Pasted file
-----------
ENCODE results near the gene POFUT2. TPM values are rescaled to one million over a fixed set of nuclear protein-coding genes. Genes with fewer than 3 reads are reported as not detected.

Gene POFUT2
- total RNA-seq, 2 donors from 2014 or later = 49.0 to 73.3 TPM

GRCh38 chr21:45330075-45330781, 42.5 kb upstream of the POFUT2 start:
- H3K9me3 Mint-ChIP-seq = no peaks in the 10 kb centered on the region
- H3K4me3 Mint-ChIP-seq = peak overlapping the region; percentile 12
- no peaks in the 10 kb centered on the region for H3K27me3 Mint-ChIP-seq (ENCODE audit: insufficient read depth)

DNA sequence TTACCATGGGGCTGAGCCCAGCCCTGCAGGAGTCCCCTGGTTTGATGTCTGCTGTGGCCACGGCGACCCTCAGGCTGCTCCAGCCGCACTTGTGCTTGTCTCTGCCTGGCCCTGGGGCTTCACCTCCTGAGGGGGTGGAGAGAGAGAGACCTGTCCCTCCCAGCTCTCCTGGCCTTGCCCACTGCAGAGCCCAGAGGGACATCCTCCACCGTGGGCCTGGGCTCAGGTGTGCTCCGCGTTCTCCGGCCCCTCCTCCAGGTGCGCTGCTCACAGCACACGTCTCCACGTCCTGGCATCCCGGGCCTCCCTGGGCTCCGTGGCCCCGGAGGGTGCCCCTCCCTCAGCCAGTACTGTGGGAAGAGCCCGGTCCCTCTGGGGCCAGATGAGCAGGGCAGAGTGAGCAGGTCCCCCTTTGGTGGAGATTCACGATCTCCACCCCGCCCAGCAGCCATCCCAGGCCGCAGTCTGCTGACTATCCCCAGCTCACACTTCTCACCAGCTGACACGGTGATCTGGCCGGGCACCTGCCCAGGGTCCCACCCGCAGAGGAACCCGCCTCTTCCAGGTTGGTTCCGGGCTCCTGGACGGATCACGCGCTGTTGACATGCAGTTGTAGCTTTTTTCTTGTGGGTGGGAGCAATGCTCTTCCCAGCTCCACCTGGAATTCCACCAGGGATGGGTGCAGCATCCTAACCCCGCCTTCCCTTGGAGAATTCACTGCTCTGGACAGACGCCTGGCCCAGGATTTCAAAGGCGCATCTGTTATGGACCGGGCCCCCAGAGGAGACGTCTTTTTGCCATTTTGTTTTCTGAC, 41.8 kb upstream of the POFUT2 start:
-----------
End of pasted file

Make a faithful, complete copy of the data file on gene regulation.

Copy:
ENCODE results near the gene POFUT2. TPM values are rescaled to one million over a fixed set of nuclear protein-coding genes. Genes with fewer than 3 reads are reported as not detected.

Gene POFUT2
- total RNA-seq, 2 donors from 2014 or later = 49.0 to 73.3 TPM

GRCh38 chr21:45330075-45330781, 42.5 kb upstream of the POFUT2 start:
- H3K9me3 Mint-ChIP-seq = no peaks in the 10 kb centered on the region
- H3K4me3 Mint-ChIP-seq = peak overlapping the region; percentile 12
- no peaks in the 10 kb centered on the region for H3K27me3 Mint-ChIP-seq (ENCODE audit: insufficient read depth)

DNA sequence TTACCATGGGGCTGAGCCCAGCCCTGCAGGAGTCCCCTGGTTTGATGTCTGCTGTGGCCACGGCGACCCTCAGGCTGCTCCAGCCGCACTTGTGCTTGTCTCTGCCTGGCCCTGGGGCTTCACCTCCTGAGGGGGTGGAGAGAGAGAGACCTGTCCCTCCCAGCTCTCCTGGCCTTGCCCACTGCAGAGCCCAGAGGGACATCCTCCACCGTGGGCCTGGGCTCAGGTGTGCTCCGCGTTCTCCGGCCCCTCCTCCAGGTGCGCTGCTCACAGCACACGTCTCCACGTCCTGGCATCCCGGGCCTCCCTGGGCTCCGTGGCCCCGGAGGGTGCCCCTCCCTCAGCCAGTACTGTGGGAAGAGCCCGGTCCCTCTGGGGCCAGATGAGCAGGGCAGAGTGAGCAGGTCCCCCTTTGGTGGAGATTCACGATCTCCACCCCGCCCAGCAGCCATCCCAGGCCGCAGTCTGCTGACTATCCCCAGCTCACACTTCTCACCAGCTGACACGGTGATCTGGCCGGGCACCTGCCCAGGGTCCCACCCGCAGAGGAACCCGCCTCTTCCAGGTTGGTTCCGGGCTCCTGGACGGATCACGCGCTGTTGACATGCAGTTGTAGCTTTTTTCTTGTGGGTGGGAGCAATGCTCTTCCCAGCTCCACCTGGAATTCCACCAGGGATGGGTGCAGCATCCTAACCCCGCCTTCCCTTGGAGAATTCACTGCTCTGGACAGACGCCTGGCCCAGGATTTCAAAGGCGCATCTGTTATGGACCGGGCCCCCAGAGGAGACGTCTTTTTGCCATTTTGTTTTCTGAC, 41.8 kb upstream of the POFUT2 start: